Review: Naruto Shippuden: Ultimate Ninja Storm 3 (PlayStation 3)
Feeling the world needed yet another video game based on the ever-popular anime/manga series Naruto, Namco Bandai Games have unleashed Naruto Shippuden: Ultimate Ninja Storm 3.
Unlike One Piece, I feel the Naruto series has a far larger appeal to general Western audiences, and as a result the pressure for the development team (CyberConnect2) to make a highly enjoyable and accessible game based on this endearing series is immense.
This pressure sees Naruto Shippuden: Ultimate Ninja Storm 3 come out as a reasonably polished game that doesn’t fail to entertain both long-term fans and those who perhaps aren’t familiar with the Naruto story, though fails to bring anything remarkable to the table as a video game.
Read on for the full review!
Naruto Shippuden: Ultimate Ninja Storm 3 starts off with a bang. So much so that I, someone who’s taken a rather on-fence-approach to the anime/manga for almost a decade, was thoroughly gripped from the first opening moments.
The first half an hour to an hour of Naruto Shippuden: Ultimate Ninja Storm 3 sees you witness a pivotal moment in the Naruto mythos – the Nine Tails Demon Fox’s attack on Leaf Village. You’re cast in the role of Naruto’s father as he attempts to defend the village from the great beast, only to find himself facing off against the mysterious masked figure behind the attack.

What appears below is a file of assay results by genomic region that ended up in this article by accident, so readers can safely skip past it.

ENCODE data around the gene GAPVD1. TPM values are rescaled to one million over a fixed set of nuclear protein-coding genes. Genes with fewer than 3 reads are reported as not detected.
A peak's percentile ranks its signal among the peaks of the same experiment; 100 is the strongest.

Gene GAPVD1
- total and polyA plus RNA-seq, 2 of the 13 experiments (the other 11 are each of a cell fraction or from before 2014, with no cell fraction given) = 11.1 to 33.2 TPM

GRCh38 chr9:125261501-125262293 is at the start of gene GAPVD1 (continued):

From there you jump back and forth between a fight with the masked man and the village’s attempt to put down the Demon beast – which is nothing short of spectacular. Huge, epic boss fights are Japanese animation’s bread and butter and it’s a treat to see this so excellently translated in Naruto Shippuden: Ultimate Ninja Storm 3.
Playing as the Third Hokage of Leaf Village, you leap from roof-top to roof-top, dodging attacks and moving in close to deliver a few choice hits during this boss encounter. The grand scale of not only this climatic fight but the far more intimate, though equally intense, two on two between a masked figure and Naruto’s father helps establish the tone for the rest of the game. It’s a bombastic series of events that does tend to falter a little under the weight of the sheer amount of content.
Naruto Shippuden: Ultimate Ninja Storm 3‘s story mode carries players through the story of the forth great ninja war, and as such, goes to great length to recreate the experience of watching the anime or reading the manga as much as possible. Well, I assume it does since I’ve never watched any of it outside of the first few episodes.
For fans of the series this is great, and even for players who haven’t seen or read this tale will find plenty to enjoy as well. For all intents and purposes, it’s a fairly fun romp of a yarn. The issue I have is cut-scenes generally begin to run into Metal Gear Solid length, meaning the time between actual gameplay becomes longer and longer.
Which is a shame, since Naruto Shippuden: Ultimate Ninja Storm 3 packs in a nicely balanced, and incredibly fun combat system. The bulk of the experience is made up of ‘free battles’ which do well enough to make you ‘feel’ as if you’re controlling a fight between two characters directly from the anime. Face buttons have their own correlating command – charge/attack/jump – and the shoulder buttons/triggers allow you to do some cool things like defend or unleash powerful ninja attacks, or to use the substitute technique that allows you to quickly get out of danger.